It would be stating the obvious to say that U. S. peanut growers had a large crop last year, and it’s equally obvious this bumper crop will have an impact on the marketing of this year’s crop, says Nathan Smith, University of Georgia Extension economist.

“Our economics this year will be affected by the awfully good year we had in 2008,” said Smith, speaking at the recent Georgia Peanut Farm Show held in Albany.

The USDA, he adds, has confirmed that this past year’s crop was the largest on record in terms of production at 5.15 billion pounds, 40 percent more than was produced in 2007. “We also saw a record yield average, at 3,416 pounds per acre, up 343 pounds per acre from last year. Georgia’s average yield was 3,400 pounds per acre while Alabama had 3,300 pounds per acre and Florida had 3,200 pounds per acre,” he says.

Looking at regional production, the Southeast came in at 3.76 billion pounds and an overall average yield of 3,397 pounds per acre. Virginia-North Carolina production was estimated at 438 million pounds with an average yield of 3,621 pounds per acre. Southwest production has been pegged at 949 million pounds with an average yield of 3,401 pounds per acre.

While growers might have felt good about their good fortune in 2008, that feeling is fleeting as market realities set in, says Smith. Total U.S. peanut production exceeds total peanut consumption for the first time since the 2005 crop, he says.

“Ending stocks likely will increase by approximately 50 percent over last year. All this means that contracts likely will be limited and at much lower prices than seen in 2008,” he says.

Total disappearance, he says, will hopefully rebound in 2009, as peanut utilization appears to be up over last year, a sign of a worsening economy. “A 24 percent increase in exports offset a drop in food use and crush last year, resulting in an overall increase in total disappearance,” he says. “Exports have been strong, and that has been a real advantage for peanuts. Since 2005, they’re up 50 percent.”

Projections for the 2008-2009 marketing year show domestic use, crush, seed and residual use all rebounding, says Smith. “Right now, USDA is projecting total consumption and domestic use to increase. But fewer peanuts will be needed in 2009 given the bumper crop and the current pace of peanut disappearance. Planted acreage will need to adjust by dropping about 15 to 20 percent. In Georgia, we could see reductions back to 2007 levels, which would be a reduction of 25 to 30 percent,” he says.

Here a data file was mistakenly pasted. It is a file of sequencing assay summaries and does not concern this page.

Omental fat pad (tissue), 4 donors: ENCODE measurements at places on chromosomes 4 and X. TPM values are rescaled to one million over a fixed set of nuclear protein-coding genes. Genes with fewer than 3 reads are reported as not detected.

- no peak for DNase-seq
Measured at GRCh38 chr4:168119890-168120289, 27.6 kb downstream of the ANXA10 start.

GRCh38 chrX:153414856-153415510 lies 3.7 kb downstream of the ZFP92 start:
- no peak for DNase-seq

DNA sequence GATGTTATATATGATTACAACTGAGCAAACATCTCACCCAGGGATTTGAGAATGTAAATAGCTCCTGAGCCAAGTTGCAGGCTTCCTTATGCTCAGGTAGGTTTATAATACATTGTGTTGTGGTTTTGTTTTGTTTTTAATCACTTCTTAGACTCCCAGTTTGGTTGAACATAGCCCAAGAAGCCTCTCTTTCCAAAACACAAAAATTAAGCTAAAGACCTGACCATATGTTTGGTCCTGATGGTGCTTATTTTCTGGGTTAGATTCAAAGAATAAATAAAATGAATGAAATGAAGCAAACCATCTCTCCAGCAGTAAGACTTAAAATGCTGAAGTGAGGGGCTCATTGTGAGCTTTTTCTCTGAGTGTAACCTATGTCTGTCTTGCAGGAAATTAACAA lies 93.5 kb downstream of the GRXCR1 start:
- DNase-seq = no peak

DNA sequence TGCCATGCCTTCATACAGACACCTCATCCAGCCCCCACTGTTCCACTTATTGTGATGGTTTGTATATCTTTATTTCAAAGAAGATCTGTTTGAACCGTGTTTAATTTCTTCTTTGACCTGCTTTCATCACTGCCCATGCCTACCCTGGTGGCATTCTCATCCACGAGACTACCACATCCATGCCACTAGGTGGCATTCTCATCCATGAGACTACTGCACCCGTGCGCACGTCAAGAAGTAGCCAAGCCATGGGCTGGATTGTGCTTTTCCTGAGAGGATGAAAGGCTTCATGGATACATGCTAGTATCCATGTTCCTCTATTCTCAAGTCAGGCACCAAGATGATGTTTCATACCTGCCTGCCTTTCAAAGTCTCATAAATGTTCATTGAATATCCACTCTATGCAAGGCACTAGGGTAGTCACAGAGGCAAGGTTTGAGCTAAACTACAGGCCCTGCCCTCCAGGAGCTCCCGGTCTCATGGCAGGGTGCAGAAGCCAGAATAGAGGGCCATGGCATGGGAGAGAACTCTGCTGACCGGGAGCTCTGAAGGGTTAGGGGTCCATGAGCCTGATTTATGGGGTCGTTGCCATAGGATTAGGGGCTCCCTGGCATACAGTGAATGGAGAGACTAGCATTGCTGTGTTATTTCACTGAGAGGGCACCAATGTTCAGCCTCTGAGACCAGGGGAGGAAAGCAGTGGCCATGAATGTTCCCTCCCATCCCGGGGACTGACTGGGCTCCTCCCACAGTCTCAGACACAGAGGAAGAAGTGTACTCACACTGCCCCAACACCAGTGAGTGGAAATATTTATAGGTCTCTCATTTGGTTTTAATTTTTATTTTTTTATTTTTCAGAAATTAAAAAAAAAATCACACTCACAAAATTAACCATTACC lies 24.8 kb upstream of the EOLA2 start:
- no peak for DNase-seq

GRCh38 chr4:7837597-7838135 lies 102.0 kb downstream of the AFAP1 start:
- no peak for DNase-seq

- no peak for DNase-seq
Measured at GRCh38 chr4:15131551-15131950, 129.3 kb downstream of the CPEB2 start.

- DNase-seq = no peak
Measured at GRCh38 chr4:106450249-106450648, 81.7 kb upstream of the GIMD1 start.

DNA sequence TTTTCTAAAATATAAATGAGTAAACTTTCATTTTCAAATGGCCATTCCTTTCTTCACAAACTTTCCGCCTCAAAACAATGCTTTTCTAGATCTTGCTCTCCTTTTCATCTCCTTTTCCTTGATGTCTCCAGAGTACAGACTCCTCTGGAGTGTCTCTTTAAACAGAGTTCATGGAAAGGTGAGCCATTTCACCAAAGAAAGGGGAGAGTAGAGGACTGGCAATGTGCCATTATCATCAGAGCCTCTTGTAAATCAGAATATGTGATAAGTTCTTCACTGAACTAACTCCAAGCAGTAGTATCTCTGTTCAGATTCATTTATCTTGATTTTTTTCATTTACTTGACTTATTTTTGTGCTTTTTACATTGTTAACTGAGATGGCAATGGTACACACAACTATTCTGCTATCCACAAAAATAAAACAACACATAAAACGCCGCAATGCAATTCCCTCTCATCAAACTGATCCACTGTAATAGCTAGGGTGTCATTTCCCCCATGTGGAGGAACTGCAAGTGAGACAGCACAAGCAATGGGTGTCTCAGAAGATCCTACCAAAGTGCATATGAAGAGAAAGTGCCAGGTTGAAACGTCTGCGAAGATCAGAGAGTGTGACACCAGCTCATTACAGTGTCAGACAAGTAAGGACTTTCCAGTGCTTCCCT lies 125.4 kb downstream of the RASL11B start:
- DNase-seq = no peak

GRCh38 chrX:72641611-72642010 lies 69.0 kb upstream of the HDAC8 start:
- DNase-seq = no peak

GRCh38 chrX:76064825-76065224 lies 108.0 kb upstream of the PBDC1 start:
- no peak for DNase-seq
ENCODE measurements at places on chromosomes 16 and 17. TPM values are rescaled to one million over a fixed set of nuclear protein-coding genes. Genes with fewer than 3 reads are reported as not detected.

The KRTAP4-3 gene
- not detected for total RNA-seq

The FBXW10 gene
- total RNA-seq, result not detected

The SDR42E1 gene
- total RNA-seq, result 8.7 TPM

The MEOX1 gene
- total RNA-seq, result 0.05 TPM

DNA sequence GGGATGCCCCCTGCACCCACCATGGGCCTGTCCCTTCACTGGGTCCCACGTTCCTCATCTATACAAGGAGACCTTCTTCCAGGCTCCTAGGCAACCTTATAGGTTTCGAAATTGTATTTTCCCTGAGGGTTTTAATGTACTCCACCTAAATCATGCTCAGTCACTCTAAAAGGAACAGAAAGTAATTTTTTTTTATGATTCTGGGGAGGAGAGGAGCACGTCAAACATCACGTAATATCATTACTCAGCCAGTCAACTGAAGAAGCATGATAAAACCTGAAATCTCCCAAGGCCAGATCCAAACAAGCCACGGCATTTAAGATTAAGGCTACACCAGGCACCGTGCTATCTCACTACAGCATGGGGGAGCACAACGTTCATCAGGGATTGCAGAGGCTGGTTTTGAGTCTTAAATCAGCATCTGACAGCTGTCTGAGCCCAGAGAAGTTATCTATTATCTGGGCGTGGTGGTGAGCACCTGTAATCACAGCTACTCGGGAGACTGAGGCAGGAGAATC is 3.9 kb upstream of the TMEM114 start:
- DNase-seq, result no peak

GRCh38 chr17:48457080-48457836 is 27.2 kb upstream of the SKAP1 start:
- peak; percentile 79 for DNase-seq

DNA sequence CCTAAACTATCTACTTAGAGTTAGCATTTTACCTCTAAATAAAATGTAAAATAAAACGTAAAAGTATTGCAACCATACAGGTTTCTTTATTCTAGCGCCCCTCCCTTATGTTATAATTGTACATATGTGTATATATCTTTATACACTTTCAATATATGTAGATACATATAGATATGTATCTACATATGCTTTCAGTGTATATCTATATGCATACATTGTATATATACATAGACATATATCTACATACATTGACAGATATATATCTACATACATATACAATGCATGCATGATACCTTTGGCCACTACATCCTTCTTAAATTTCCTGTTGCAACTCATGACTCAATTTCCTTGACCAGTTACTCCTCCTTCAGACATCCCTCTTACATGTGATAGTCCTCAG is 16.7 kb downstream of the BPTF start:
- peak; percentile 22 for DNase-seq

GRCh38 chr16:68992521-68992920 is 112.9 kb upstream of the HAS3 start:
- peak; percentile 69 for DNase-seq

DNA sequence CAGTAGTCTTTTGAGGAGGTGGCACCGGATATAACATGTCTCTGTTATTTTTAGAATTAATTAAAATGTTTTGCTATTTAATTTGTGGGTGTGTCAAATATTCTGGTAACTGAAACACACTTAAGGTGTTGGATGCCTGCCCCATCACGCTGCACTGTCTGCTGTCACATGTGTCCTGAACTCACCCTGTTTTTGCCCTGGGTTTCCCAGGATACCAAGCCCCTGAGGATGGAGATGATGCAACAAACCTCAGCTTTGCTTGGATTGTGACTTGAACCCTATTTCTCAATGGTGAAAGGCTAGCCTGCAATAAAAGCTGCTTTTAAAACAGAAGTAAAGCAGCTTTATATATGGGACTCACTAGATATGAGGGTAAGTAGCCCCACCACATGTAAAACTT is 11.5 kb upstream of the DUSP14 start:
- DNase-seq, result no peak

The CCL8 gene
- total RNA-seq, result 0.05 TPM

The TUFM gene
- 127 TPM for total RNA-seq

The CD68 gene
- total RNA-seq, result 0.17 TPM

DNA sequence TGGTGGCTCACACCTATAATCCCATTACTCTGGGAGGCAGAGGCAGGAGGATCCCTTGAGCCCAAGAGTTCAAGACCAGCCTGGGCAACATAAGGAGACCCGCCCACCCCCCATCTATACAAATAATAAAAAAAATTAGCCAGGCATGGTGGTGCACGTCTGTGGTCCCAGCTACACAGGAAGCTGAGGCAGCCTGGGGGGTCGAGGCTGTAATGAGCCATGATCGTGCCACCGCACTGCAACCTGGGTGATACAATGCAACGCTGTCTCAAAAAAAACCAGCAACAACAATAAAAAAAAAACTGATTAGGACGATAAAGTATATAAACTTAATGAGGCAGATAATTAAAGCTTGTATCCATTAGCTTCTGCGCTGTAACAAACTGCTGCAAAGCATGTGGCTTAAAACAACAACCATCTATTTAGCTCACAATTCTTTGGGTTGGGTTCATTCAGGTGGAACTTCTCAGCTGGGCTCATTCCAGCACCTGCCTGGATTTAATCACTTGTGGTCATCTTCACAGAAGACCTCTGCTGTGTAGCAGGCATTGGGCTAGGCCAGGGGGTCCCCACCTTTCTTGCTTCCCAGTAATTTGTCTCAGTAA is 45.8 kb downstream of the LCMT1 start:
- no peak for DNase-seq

All growers face difficult decisions in 2009 as far as what to plant, says Smith. “From a purely agronomic standpoint, peanut acreage will drop in Georgia and in the United States if producers wish to keep a three-year rotation,” he says.

Competition for acres from cotton, feed grains and soybeans will all depend on how these markets perform throughout January, February and March, says Smith. “Cost of production may drive some planting decisions as inputs are slower to retreat than output prices. Projected production costs are 25 to 30 percent higher than last year. In addition, access to credit may be tighter due to the credit crunch. Some growers may not be able to borrow all that is needed to grow peanuts,” he notes.

Looking at input costs, Smith says fertilizer prices are expected to moderate somewhat this year. “Fuel has come back down to levels that were last seen in 2005, so at least there’s some relief there. Hopefully, fertilizer prices will continue a downward trend — the fertilizer market is not as tight as it once was. But even with these price considerations, we continue to be in a cost/price squeeze in peanut production.”

Given all of these financial concerns, the outlook for peanuts is for production to fall by as much as 25 percent in 2009 and for prices to drop by an average of 15 to 20 percent. “This bumper crop from 2008 will certainly pull down prices. I’m not sure at this point what kind of contracts we’ll see or whether or not we’ll see contracts. They will be on a very limited basis.”

Prices of other crops undoubtedly will impact peanut acreage for 2009, says Smith, with soybeans remaining a strong consideration for many growers. “In the absence of contracts, you basically should be prepared for the possibility of $355-per-ton peanuts. When contracts do come out, you certainly want to pay attention to what is covered in those contacts, such as handling and storage fees.”

e-mail: phollis@farmpress.com